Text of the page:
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September 21, 2023

Greater Nashville Residents Asked to Contribute to Historic Cancer Research Effort

Greater Nashville Residents Asked to Contribute to Historic Cancer Research Effort
by Nashville Health Care Council | Jun 12, 2012

Residents of Greater Nashville and Middle Tennessee have an unprecedented opportunity to participate in a historic study that has the potential to change the face of cancer for future generations.

Men and women between the ages of 30 and 65 who have never been diagnosed with cancer are needed to participate in the American Cancer Society’s Cancer Prevention Study-3 (CPS-3). CPS-3 will enroll a diverse population of at least 300,000 adults across the United States and Puerto Rico. The study will help researchers better understand the lifestyle, environmental, and genetic factors that cause or prevent cancer.

Participation is easy and enrollment is being brought to 14 locations in the area this July through the Society’s hosts: the hospitals of Saint Thomas Health (Saint Thomas Hospital, Baptist Hospital and Middle Tennessee Medical Center), YMCA of Middle Tennessee, and the Matthew Walker Comprehensive Health Center.

“The hospitals of Saint Thomas Health are excited to join the ACS in this historic study,” said Dr. Nancy Peacock, board certified medical oncologist with Baptist Hospital and committee chair for the Saint Thomas Health Cancer Network. “Previous studies confirming the risk of smoking and lung cancer, and the reduction in risk of certain cancers by increasing exercise and eating fruits and vegetables, have positively impacted our society. The dedication of participants in this latest national study will change the landscape of cancer care for years to come.”

To schedule an appointment and for details, visit There is no cost to participate.

Initial enrollment requires two steps and involves the following:

1) Schedule an enrollment appointment at A confirmation e-mail will provide instructions on how to complete a comprehensive online survey that asks about medications one is taking, family history of cancer, lifestyle and other behaviors. This survey should be completed prior to one’s appointment time and will take 45-60 minutes to complete.

2) Attend the July enrollment appointment. There participants will be asked to sign an informed consent form, complete a brief survey, as well as provide a waist circumference measurement and a small blood sample similar to a doctor’s visit. The blood sample will be taken by a certified, trained phlebotomist. The appointment should last about 20-30 minutes.

Upon completion of this process, the Society will send periodic follow-up surveys to update participants’ information and annual newsletters with study updates and results. Periodic follow-up surveys of various lengths are expected to be sent every few years to individuals.

“Many individuals diagnosed with cancer struggle to answer the question, ‘What caused my cancer?’ In many cases, we don’t know the answer,” said Alpa V. Patel, Ph.D., principal investigator of CPS-3. “CPS-3 will help us better understand what factors cause cancer, and once we know that, we can be better equipped to prevent cancer.”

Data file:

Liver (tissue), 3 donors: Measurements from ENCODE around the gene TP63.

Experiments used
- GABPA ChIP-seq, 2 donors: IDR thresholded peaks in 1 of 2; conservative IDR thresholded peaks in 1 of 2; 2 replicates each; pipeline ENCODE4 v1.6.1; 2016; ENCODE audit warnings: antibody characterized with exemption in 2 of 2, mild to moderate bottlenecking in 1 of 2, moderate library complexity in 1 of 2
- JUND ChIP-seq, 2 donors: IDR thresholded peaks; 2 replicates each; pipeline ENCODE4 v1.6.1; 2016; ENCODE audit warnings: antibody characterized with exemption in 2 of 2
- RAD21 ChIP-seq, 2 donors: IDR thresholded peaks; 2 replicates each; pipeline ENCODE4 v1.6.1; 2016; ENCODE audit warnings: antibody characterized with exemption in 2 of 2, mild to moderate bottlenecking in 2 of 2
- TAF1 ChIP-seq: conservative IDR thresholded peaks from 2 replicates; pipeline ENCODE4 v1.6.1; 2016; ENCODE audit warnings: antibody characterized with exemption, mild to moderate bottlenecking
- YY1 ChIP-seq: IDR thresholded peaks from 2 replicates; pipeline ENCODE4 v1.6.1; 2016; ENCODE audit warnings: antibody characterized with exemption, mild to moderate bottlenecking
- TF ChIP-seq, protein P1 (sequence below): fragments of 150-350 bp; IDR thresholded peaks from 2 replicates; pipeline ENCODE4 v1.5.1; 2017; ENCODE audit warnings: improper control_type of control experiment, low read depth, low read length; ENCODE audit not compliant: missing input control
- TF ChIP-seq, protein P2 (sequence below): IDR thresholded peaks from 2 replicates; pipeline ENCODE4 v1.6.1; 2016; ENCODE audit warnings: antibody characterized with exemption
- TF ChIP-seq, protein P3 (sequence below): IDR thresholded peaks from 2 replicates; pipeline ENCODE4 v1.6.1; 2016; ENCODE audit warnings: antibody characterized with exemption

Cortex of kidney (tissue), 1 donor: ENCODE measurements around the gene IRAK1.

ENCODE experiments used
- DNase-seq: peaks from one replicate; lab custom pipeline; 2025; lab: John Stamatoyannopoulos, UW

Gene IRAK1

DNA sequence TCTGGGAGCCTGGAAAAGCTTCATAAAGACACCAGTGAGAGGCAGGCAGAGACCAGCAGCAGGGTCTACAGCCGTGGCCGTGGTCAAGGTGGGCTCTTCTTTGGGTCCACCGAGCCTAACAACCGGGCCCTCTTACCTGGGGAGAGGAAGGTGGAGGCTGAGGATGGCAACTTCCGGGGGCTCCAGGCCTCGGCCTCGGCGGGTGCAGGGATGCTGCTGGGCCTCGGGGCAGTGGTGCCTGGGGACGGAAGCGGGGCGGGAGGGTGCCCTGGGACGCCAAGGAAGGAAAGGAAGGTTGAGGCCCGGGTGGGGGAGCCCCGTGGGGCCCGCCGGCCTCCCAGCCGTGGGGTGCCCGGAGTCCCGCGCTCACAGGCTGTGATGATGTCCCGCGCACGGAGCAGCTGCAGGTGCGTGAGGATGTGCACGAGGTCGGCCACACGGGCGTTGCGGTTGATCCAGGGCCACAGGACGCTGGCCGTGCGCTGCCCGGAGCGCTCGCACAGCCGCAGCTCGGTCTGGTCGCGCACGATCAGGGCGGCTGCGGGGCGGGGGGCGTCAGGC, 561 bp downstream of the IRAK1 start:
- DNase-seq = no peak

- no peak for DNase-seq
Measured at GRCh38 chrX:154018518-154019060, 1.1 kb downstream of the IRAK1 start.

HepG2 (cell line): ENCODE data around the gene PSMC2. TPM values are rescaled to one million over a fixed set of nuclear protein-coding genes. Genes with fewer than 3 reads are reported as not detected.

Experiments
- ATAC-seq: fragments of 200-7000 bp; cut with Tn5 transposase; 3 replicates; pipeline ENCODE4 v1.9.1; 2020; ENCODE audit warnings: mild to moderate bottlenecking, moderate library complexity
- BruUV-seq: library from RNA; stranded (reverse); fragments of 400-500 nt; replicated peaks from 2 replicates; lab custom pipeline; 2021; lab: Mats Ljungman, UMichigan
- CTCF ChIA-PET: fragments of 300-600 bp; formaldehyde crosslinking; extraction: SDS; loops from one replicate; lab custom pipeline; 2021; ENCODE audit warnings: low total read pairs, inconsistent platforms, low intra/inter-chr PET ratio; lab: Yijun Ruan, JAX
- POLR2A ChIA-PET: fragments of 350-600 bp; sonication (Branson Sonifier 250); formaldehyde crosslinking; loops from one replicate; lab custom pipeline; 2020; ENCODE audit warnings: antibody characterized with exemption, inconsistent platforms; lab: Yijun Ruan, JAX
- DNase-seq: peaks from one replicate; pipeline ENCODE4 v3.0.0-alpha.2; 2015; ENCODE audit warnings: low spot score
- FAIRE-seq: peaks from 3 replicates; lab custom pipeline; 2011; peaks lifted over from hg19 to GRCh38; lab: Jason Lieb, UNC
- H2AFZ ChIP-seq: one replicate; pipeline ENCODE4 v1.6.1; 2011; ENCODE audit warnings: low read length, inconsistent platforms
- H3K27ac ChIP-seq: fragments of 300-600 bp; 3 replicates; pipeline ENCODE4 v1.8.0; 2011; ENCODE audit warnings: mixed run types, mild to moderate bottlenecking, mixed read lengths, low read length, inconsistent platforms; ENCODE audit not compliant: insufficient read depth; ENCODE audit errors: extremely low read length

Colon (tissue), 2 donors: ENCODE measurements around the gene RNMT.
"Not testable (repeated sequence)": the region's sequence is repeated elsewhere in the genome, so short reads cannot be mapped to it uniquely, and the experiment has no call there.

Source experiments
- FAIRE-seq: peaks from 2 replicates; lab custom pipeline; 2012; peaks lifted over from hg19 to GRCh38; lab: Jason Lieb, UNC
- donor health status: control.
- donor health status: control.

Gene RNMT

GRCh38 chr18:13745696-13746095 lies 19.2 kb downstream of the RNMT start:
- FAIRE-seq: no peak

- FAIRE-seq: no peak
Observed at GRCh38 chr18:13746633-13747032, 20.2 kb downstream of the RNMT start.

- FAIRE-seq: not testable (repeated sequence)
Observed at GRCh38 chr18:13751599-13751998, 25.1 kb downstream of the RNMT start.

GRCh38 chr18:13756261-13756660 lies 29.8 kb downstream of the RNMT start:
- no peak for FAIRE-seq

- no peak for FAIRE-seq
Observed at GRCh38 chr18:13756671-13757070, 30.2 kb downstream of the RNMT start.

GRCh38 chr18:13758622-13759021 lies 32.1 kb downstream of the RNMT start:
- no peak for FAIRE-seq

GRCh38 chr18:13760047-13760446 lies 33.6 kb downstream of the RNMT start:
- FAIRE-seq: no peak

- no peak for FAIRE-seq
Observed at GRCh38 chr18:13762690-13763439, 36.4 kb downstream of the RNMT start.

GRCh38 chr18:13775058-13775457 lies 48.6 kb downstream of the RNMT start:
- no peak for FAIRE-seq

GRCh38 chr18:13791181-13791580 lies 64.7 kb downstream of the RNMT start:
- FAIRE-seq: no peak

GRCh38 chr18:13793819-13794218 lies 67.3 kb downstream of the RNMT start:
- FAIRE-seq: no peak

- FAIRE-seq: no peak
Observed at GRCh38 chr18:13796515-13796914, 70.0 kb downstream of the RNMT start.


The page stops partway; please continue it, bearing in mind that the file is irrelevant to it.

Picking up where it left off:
Dr. Patel added, “Our previous cancer prevention studies have been instrumental in helping us identify some of the major factors that can affect cancer risk. CPS-3 holds the best hope of identifying new and emerging cancer risks, and we can only do this if members of the community are willing to become involved.”

Researchers will use the data from CPS-3 to build on evidence from a series of American Cancer Society studies that began in the 1950s that collectively have involved millions of volunteer participants.

The Hammond-Horn Study and previous Cancer Prevention Studies (CPS-I, and CPS-II) have played a major role in understanding cancer prevention and risk, and have contributed significantly to the scientific basis and development of public health guidelines and recommendations.

Those studies confirmed the link between cigarette smoking and lung cancer, demonstrated the link between larger waist size and increased death rates from cancer and other causes, and showed the considerable impact of air pollution on heart and lung conditions. The current study, CPS-II, began in 1982 and is still ongoing. But changes in lifestyle and in the understanding of cancer in the more than two decades since its launch make it important to begin a new study.

The voluntary, long-term commitment by participants is what will produce benefits for decades to come.

“Taking an hour or so every few years to fill out a survey – and potentially save someone from being diagnosed with cancer in the future – is a commitment that thousands of volunteer participants have already made. We’re looking for more like-minded individuals in the Nashville area to join this effort that we know will save lives and improve the outlook for future generations,” said Dr. Patel.

For more information or to learn how to become involved with CPS-3, visit, email cps3@cancer org, or call toll-free 1-888-604-5888.

Greg Broy, American Cancer Society Communications (KY, TN, AR)
615-874-2019 /

Amanda Anderson, 615-284-1628 /

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